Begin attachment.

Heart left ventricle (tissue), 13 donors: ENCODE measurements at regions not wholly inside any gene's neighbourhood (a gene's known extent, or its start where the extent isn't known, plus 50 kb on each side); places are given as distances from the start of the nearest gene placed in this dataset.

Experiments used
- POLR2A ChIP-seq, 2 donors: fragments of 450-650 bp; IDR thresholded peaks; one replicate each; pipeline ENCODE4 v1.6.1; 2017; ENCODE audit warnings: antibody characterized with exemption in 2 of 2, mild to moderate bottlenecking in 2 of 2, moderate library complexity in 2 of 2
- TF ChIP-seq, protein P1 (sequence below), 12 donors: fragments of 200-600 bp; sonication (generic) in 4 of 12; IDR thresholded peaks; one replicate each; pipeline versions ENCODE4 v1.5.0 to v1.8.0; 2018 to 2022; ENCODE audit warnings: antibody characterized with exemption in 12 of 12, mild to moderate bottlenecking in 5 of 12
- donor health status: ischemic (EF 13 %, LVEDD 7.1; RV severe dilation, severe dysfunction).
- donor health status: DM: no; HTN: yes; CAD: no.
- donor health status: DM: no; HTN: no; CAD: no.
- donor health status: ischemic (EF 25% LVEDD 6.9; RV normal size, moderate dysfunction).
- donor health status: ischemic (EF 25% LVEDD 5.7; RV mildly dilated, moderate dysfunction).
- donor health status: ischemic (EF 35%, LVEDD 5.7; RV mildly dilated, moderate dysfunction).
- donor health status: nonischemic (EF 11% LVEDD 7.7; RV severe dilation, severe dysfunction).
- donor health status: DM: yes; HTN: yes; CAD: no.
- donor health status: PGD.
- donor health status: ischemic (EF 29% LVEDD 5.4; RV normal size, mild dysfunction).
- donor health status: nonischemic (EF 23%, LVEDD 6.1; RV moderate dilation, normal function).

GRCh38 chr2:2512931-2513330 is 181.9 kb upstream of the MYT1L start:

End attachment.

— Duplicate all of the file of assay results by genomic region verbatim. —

Heart left ventricle (tissue), 13 donors: ENCODE measurements at regions not wholly inside any gene's neighbourhood (a gene's known extent, or its start where the extent isn't known, plus 50 kb on each side); places are given as distances from the start of the nearest gene placed in this dataset.

Experiments used
- POLR2A ChIP-seq, 2 donors: fragments of 450-650 bp; IDR thresholded peaks; one replicate each; pipeline ENCODE4 v1.6.1; 2017; ENCODE audit warnings: antibody characterized with exemption in 2 of 2, mild to moderate bottlenecking in 2 of 2, moderate library complexity in 2 of 2
- TF ChIP-seq, protein P1 (sequence below), 12 donors: fragments of 200-600 bp; sonication (generic) in 4 of 12; IDR thresholded peaks; one replicate each; pipeline versions ENCODE4 v1.5.0 to v1.8.0; 2018 to 2022; ENCODE audit warnings: antibody characterized with exemption in 12 of 12, mild to moderate bottlenecking in 5 of 12
- donor health status: ischemic (EF 13 %, LVEDD 7.1; RV severe dilation, severe dysfunction).
- donor health status: DM: no; HTN: yes; CAD: no.
- donor health status: DM: no; HTN: no; CAD: no.
- donor health status: ischemic (EF 25% LVEDD 6.9; RV normal size, moderate dysfunction).
- donor health status: ischemic (EF 25% LVEDD 5.7; RV mildly dilated, moderate dysfunction).
- donor health status: ischemic (EF 35%, LVEDD 5.7; RV mildly dilated, moderate dysfunction).
- donor health status: nonischemic (EF 11% LVEDD 7.7; RV severe dilation, severe dysfunction).
- donor health status: DM: yes; HTN: yes; CAD: no.
- donor health status: PGD.
- donor health status: ischemic (EF 29% LVEDD 5.4; RV normal size, mild dysfunction).
- donor health status: nonischemic (EF 23%, LVEDD 6.1; RV moderate dilation, normal function).

GRCh38 chr2:2512931-2513330 is 181.9 kb upstream of the MYT1L start: